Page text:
(Minghui.org) Related Article: “Statistical Overview: Prison Terms Given to Falun Gong Practitioners Over the Past 14 Years”
Forced labor camps have been a major tool in the Chinese Communist Party's repression of Falun Gong over the last 14 years. Chinese citizens can be sent to forced labor camps without facing any formal charges and without trial. It is done purely by administrative decree. Conditions in the camps are harsh and often involve slave-like labor, brainwashing and torture.
The United Nations and various human rights organizations have publicly criticized China's labor camp system, which China's communist regime euphemistically refers to as laogang or “reeducation through labor”.
To date, the Minghui website has published reports of 25,411 cases of labor camp detention and 11,597 cases of imprisonment since the persecution of Falun Gong officially began in 1999.
It should be noted that these statistics are compiled based only on reports that have been received by Minghui. It is widely known that many, many more cases remain unreported because the victims fear reprisal against both themselves and their families if they dare to speak up. In addition, the “Great Firewall of China,” China's Internet censorship program, has been successful in blocking many reports from leaking out.
The statistics show that the largest number of detentions came in Northeastern China (Heilonjiang, Shenyang, and Jilin) along with Hebei and Shandong. Sichuan and Hubei followed.
A number of labor camps have become notorious for the brutality experienced by practitioners within their walls. They include: Masanjia Labor Camp (Liaoning Province), Wangcun Labor Camp (Shandong), Gaoyang Labor Camp (Hebei), Wanjia Labor Camp (Heilongjiang), Heizuizi Labor Camp (Jilin) and more.
The largest number of cases were reported in 2001, the same year that the communist regime staged the Tiananmen Square self-immolation hoax . The momentum continued through 2004 and began to recede in 2005.
As efforts to expose the brutality became more widespread, and particularly after the publication of the Bloody Harvest report in 2006, the number of new labor camp detentions declined.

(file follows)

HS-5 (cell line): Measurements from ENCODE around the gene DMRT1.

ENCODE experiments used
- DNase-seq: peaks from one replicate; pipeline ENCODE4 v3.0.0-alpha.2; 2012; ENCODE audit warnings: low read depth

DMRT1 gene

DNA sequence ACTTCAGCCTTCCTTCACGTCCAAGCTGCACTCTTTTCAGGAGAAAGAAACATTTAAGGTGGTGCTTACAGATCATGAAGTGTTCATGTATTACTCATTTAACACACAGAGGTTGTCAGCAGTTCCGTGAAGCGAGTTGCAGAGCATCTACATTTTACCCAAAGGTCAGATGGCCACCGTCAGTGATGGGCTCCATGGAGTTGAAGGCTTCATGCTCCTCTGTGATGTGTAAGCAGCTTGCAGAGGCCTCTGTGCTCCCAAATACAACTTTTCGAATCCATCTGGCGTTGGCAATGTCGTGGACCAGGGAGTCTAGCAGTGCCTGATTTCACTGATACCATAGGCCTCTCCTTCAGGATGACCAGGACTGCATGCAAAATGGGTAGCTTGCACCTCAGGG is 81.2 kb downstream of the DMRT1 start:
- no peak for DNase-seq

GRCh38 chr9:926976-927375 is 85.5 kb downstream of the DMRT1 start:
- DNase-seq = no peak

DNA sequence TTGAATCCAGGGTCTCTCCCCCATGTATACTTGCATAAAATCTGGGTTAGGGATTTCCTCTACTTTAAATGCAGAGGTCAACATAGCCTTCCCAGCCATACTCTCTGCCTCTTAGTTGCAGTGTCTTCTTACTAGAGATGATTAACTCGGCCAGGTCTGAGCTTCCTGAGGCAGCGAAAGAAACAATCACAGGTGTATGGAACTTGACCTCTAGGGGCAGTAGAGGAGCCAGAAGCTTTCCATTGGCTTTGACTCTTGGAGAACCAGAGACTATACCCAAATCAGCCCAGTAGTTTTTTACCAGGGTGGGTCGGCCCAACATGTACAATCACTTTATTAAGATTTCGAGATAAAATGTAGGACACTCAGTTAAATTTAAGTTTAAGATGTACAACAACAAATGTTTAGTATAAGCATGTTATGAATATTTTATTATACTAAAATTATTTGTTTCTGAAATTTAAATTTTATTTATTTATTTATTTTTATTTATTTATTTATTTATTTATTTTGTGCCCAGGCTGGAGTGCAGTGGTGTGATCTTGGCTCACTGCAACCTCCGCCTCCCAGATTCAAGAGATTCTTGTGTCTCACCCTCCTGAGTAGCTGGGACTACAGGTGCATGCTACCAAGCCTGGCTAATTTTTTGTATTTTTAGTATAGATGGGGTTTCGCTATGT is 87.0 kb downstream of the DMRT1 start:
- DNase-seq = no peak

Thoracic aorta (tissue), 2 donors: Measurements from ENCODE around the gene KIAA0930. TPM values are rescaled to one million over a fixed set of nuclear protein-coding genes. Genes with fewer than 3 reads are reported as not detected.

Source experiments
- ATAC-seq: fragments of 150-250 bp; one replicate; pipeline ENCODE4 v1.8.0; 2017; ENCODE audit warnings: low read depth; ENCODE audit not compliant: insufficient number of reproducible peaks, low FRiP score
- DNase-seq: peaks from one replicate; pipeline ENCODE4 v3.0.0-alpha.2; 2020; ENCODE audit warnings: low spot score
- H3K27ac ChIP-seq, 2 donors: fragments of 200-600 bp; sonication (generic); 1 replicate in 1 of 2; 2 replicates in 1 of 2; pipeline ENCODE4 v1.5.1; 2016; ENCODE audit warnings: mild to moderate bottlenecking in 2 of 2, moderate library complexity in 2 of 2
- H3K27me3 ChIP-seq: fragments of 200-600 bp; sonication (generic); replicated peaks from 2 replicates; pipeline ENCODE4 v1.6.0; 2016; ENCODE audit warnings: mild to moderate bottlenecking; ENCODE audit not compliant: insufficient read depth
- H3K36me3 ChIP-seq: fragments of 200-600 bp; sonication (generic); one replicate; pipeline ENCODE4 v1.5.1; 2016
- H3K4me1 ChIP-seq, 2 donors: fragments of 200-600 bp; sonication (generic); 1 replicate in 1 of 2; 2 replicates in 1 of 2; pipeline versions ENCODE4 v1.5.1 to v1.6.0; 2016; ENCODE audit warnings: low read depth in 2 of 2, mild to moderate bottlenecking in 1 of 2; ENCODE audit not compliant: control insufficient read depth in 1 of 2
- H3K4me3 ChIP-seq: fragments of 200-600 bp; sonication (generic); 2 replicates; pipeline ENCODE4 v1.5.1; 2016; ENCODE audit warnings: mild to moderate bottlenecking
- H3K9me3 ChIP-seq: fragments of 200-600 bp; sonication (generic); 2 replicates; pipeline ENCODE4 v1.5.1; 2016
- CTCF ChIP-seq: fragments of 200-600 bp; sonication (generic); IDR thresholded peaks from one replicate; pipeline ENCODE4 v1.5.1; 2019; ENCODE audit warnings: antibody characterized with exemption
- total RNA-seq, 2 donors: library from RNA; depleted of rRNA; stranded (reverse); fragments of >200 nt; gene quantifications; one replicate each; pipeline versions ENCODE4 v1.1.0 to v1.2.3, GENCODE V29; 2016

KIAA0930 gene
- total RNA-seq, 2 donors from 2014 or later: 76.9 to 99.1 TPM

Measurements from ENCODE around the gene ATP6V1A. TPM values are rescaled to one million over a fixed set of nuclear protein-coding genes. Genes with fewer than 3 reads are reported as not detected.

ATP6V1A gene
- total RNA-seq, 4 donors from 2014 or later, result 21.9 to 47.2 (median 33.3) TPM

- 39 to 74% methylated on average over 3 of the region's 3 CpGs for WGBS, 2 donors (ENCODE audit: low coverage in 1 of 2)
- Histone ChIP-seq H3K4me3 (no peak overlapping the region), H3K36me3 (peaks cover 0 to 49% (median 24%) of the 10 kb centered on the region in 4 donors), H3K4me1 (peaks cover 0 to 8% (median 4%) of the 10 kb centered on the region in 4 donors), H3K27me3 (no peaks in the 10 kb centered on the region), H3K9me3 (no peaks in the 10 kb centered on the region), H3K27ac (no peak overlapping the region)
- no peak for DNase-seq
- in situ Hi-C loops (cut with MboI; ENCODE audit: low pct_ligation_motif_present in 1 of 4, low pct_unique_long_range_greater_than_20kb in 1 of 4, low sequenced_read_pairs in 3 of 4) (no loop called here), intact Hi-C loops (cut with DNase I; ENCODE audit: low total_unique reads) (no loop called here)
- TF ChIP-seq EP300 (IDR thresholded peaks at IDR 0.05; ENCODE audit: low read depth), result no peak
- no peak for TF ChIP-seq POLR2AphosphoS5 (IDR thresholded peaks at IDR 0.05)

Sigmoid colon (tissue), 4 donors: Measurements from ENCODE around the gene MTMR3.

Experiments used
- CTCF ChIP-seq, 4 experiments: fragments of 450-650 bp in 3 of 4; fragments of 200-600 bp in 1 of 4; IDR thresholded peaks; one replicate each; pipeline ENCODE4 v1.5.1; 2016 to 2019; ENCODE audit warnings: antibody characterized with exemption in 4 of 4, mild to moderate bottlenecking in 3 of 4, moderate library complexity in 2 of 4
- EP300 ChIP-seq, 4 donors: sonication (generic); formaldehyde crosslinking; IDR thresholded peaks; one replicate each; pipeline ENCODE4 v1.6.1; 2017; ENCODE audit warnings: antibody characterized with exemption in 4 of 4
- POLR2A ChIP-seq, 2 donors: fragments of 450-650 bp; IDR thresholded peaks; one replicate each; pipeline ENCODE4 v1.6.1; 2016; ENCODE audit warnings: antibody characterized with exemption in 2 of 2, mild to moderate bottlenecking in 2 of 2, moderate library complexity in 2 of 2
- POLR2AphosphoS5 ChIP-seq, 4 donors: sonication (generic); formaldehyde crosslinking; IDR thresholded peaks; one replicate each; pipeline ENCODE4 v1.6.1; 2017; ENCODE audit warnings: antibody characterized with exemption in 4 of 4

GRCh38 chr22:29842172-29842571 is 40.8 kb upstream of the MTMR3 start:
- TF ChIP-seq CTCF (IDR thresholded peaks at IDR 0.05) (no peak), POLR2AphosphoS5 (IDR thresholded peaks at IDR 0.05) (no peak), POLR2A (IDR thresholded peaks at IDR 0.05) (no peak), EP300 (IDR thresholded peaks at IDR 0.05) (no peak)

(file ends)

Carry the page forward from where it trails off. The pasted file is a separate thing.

China's forced labor camp system started in the 1950s when the communist regime began it's massive suppression of intellectuals and anyone else who held opinions differing from the Party line.
The labor camp system was used over and over many times during the CCP's subsequent and numerous “political campaigns” of repression. The persecution of Falun Gong offered the latest opportunity to kick the labor camp system back into full gear.
Falun Gong teaches Truthfulness-Compassion-Forbearance. It teaches one to turn the other cheek when being assaulted, to place others before oneself, and to never resort to violence, hatred or anger. Practitioners were thus viewed by the regime as more vulnerable than previous groups “struggled against” (a key component of Marxist theory is that to maintain absolute power, the state must always be “struggling” against one group in society or another; the “enemy of the decade” kind of thing) .
Because of their perceived vulnerability, practitioners were subjected to mistreatment even more cruel and harsh than previous groups. The only things these practitioners were guilty of was their belief in Falun Gong and its principle of Truthfulness-Compassion-Forbearance, or for their efforts to expose the brutal suppression. Some were even sent to labor camp four or five times.
Hard labor is a major component of labor camp detention. The work is often intense and frequently involves close contact with poisonous materials and numerous other workplace hazards. Safety protection is rarely if ever available.
Practitioners who refuse to work or are unable to finish the heavy workload are tortured, brainwashed and otherwise mistreated and abused. The huge illicit profits that come from the slave labor tactics are shared with other law enforcement agencies.
In January of this year, the Chinese regime announced that it would reform or shut down its forced labor camp system. Many labor camps have since begun to release Falun Gong practitioners. For example, most practitioners detained at Xin’an labor camp were set free on July 5, 2013. Beijing Women’s Labor Camp began to release practitioners in May 2013, with virtually none remaining now. Xidayingzi Labor Camp in Chaoyang City, Liaoning Province recently released over 10.
Cases included in this report are limited to those that were obtained by overcoming the information blockage. In fact, the communist regime considers such persecution facts as state secret and made all efforts to cover them up. Minghui is dedicated to collecting such information, making it public, and raising awareness of it. Minghui's faithful and comprehensive coverage offers a credible source for government agencies, organizations, or individuals.
The announced closure of the labor camp system does not necessarily mean the communist regime will stop its brutality against innocent citizens. Rather, it is seen as a strategy to lessen domestic tension and international criticism over labor camp abuses. While labor camp detainees have recently decreased, evidence has shown that communist regime has sent more practitioners to prisons and brainwashing centers instead.
In other words, persecution continues although the methods employed may have changed.
Continued effort and support are needed to expose more details about the persecution including the labor camp system. As more people are aware of the depth and breadth of the persecution, the communist regime will no doubt become closer to meeting with justice for all it has done.